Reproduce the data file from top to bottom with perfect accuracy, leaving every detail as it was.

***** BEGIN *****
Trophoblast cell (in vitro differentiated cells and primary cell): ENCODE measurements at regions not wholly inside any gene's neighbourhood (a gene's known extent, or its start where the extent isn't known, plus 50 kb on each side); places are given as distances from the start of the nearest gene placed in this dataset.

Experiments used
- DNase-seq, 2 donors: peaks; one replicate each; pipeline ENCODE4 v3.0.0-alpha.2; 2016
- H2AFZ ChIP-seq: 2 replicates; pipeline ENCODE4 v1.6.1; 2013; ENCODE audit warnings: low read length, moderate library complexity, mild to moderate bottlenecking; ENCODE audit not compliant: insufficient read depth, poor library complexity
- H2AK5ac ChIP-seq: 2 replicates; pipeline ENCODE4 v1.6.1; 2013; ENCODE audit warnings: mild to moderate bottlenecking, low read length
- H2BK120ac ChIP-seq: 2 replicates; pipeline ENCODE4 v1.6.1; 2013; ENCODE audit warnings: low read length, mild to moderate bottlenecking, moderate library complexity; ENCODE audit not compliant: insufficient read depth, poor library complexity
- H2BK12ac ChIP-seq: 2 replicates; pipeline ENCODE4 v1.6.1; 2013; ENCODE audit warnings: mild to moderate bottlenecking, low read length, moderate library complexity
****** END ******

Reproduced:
Trophoblast cell (in vitro differentiated cells and primary cell): ENCODE measurements at regions not wholly inside any gene's neighbourhood (a gene's known extent, or its start where the extent isn't known, plus 50 kb on each side); places are given as distances from the start of the nearest gene placed in this dataset.

Experiments used
- DNase-seq, 2 donors: peaks; one replicate each; pipeline ENCODE4 v3.0.0-alpha.2; 2016
- H2AFZ ChIP-seq: 2 replicates; pipeline ENCODE4 v1.6.1; 2013; ENCODE audit warnings: low read length, moderate library complexity, mild to moderate bottlenecking; ENCODE audit not compliant: insufficient read depth, poor library complexity
- H2AK5ac ChIP-seq: 2 replicates; pipeline ENCODE4 v1.6.1; 2013; ENCODE audit warnings: mild to moderate bottlenecking, low read length
- H2BK120ac ChIP-seq: 2 replicates; pipeline ENCODE4 v1.6.1; 2013; ENCODE audit warnings: low read length, mild to moderate bottlenecking, moderate library complexity; ENCODE audit not compliant: insufficient read depth, poor library complexity
- H2BK12ac ChIP-seq: 2 replicates; pipeline ENCODE4 v1.6.1; 2013; ENCODE audit warnings: mild to moderate bottlenecking, low read length, moderate library complexity